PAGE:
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crshipe | High School Teacher | eNoter

Posted September 3, 2007 at 10:33 AM (Answer #4)

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The rose can symbolize the final display of respect for the dead, which is flowers at the funeral. We as the reader are to assume that the townspeople would have gone to her funeral in the end; in doing so they would be placing flowers on the grave/coffin as their final goodbye and display of affection/respect for Miss Emily. "A Rose for Emily" symbolizes the town respecting and acknowledging who she was and what she stood for in that town.  I agree with the others on this page that have posted about Faulkner's appreciation of equality in death. 

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mony0117 | Student , Undergraduate | eNotes Newbie

Posted October 29, 2009 at 3:28 PM (Answer #6)

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I just read the story and at first, i myself was a little confused in reference to the tittle. I am nobody to disagree with a teacher BUT if we realy analize the whole story Ms. Emily was a virgin. We know this because it says in the story that her father would chase away any man that would come, correct? Once Homer came into her, life what the town people murmurred was that ms. Emily was sleeping with him, thats why they called in the two cusins. Homer was her first man, therefore she lost her virginity to him,and as we women know most of the time if your a virgin and you have sex, you bleed! In my opinion thats what the rose symbolises all the blood that has been shed in that house.Not only by the death of her father and Homer, but by Mrs. Emily herself.

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maschore | eNoter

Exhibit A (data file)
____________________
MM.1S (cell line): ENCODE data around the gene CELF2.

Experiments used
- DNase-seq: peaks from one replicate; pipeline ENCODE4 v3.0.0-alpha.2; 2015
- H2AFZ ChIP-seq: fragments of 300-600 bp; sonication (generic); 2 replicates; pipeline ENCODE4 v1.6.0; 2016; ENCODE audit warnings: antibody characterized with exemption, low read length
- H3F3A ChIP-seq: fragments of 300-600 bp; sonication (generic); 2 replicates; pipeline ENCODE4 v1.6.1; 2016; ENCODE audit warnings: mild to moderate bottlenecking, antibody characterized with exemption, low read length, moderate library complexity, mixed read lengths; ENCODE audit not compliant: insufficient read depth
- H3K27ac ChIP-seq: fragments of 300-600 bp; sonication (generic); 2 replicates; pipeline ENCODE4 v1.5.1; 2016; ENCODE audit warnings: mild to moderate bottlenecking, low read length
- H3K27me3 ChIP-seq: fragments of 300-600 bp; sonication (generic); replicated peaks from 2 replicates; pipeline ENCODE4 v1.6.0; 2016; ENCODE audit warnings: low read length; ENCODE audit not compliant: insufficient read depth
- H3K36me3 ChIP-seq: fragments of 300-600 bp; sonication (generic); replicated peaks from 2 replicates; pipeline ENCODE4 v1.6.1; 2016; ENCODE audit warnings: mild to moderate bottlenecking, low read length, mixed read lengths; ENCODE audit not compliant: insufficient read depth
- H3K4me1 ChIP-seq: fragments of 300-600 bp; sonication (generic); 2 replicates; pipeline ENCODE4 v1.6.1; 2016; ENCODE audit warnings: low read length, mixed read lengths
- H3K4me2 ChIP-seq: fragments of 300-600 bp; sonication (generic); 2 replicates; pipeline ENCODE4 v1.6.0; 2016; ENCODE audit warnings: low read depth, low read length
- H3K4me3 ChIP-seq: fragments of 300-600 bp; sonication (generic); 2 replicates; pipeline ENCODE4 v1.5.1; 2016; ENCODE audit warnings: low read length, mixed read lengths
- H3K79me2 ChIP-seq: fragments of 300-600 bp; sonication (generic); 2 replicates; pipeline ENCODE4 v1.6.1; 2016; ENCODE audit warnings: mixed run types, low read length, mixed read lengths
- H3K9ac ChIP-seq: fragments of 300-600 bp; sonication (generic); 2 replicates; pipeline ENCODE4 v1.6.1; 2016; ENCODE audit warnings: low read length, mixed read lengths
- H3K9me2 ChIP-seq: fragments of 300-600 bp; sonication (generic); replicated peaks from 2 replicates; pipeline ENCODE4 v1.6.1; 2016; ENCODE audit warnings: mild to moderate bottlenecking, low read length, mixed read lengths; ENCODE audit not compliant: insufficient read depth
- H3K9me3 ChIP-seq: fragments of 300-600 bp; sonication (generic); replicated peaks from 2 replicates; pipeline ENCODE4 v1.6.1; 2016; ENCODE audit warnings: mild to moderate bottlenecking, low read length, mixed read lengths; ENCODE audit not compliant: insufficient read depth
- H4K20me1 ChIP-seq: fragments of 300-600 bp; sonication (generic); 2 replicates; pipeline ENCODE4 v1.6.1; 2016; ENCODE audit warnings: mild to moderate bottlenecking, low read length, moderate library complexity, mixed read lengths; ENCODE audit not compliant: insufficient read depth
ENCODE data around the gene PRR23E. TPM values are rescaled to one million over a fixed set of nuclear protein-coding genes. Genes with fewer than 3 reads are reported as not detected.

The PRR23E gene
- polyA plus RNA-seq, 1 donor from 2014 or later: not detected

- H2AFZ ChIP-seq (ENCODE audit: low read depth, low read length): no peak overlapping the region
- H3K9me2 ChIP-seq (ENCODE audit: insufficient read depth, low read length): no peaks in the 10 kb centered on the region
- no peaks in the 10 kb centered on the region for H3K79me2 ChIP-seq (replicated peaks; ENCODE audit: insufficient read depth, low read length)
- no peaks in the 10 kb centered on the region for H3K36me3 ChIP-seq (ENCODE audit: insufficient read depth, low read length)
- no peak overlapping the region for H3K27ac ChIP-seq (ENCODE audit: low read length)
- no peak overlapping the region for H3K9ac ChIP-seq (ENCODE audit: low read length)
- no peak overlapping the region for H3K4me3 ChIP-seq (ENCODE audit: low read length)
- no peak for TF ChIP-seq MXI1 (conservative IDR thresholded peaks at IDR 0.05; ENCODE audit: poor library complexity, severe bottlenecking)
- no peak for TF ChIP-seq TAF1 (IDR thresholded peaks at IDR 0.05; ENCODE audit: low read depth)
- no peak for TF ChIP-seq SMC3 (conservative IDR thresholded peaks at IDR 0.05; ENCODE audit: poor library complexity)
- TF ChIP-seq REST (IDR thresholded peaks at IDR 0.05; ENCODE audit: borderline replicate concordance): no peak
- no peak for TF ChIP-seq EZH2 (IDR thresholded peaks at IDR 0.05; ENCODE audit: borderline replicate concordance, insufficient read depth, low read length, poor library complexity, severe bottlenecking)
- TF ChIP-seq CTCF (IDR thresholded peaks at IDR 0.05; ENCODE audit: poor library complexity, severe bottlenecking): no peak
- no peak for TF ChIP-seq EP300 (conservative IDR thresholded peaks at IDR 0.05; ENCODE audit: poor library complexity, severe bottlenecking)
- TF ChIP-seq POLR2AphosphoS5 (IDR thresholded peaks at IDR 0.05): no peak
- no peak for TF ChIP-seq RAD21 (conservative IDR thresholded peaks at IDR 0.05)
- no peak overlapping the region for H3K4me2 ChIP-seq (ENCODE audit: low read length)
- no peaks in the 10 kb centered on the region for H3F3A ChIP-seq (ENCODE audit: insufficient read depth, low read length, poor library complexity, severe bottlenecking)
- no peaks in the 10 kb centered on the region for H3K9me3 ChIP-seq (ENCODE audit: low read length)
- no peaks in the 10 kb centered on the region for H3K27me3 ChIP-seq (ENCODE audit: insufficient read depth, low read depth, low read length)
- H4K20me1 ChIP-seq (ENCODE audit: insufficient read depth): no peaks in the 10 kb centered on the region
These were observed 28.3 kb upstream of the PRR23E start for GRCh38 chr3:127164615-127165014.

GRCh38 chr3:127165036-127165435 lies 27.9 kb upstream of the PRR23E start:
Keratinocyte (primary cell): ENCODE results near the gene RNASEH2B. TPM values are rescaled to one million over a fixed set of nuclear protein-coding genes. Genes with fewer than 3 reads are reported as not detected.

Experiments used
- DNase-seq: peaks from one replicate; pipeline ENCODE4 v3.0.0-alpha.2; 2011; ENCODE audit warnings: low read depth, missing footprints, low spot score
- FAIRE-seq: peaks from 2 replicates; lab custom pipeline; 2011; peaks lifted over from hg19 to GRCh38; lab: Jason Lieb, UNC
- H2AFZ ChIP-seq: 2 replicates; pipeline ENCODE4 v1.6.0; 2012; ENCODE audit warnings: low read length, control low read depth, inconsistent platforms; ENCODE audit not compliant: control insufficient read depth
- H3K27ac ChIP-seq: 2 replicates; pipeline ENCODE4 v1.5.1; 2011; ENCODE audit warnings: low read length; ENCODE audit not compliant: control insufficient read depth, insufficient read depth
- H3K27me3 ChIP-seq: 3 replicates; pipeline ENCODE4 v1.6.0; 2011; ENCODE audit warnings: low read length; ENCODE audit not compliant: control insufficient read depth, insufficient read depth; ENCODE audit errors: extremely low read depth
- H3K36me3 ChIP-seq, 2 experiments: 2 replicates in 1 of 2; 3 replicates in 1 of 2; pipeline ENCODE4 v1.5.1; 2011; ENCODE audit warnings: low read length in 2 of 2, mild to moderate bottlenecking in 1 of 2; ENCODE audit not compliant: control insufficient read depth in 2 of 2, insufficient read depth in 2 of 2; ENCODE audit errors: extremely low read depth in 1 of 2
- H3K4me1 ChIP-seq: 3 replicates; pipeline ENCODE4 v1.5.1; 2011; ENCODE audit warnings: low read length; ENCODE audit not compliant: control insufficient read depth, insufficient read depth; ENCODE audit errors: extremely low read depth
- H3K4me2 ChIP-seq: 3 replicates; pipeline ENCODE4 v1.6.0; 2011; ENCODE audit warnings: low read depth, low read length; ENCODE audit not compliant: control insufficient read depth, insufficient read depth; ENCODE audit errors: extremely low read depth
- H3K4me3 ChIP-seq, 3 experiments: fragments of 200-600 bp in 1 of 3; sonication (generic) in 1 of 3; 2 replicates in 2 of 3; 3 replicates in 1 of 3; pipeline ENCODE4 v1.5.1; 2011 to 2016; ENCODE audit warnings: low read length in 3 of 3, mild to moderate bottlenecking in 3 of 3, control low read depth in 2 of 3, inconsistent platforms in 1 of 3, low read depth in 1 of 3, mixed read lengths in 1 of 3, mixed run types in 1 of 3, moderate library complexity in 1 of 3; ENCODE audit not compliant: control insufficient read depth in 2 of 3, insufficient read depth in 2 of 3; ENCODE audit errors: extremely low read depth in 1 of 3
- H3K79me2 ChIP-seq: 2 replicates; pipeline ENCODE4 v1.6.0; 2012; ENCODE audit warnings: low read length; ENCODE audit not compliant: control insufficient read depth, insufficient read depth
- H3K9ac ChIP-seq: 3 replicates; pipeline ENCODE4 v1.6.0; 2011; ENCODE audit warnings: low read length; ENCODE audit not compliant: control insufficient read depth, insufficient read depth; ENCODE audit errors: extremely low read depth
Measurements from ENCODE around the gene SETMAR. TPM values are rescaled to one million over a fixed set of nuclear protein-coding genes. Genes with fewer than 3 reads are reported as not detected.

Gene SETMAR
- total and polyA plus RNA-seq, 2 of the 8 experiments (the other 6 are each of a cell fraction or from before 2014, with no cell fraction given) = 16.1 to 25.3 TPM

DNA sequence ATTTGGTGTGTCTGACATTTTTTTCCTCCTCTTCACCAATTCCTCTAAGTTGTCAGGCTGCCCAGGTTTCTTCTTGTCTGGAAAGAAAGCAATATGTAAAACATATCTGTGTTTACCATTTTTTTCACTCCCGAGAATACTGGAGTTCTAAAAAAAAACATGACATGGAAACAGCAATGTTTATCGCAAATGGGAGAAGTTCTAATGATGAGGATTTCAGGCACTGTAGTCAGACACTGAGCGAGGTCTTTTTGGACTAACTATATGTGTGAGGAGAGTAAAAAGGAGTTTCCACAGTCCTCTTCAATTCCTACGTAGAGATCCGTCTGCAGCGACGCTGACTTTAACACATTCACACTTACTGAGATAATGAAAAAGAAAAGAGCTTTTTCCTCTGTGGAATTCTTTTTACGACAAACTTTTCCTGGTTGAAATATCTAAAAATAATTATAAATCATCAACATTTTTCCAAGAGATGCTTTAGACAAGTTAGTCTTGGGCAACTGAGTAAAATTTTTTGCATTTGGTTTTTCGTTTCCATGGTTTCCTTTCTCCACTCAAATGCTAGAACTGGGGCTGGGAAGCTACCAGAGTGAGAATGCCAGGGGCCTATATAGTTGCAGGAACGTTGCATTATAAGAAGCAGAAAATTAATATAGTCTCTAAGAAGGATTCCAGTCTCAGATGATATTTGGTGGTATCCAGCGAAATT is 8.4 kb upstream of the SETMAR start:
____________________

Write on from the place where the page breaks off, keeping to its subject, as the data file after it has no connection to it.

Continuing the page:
Posted November 7, 2011 at 1:45 PM (Answer #7)

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The story begines with cinematography of long shut and gives a total picture of outsiders role but gradually closes the shutter of the camera and gives us a closeup of Miss Emily therefor the reader can easily come up to conclusion that the importance of story is more about character.Also Miss Emily wantes to freeze and stop the time to show her love for ever. So the title is symbolic, the symbol as a respect and love.

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salam74 | Student , Undergraduate | Honors

Posted April 5, 2012 at 12:22 AM (Answer #8)

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In my opinion the title means "applause for Emily" for what she did. Applause is an expression of approval. An approval from the town. "A Rose" is a present/gift for her. She got rid of Homer and their relationship. Nobody will complain and gossip about their relationship. In the story, it appeared that Homer left her but she never let that happen. 

 

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superfishy95 | Student | eNotes Newbie

Posted April 18, 2012 at 1:39 PM (Answer #9)

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Emily can be contrasted with the rose as they both in the end will decay. Emily is introduced with a oppressive father, she is upper class and the towns people feel as if the family were too upper class but none the less, noble. So she begins as a woman who has many suitors which can be compared to the beauty of the rose but as time proceeds, the flower rots and so does Emily. She becomes old, fat and is scrutinised by the women for taking Sunday rides with Homer. In the end both a rose and Emily will wilt and decay from their former perfect forms.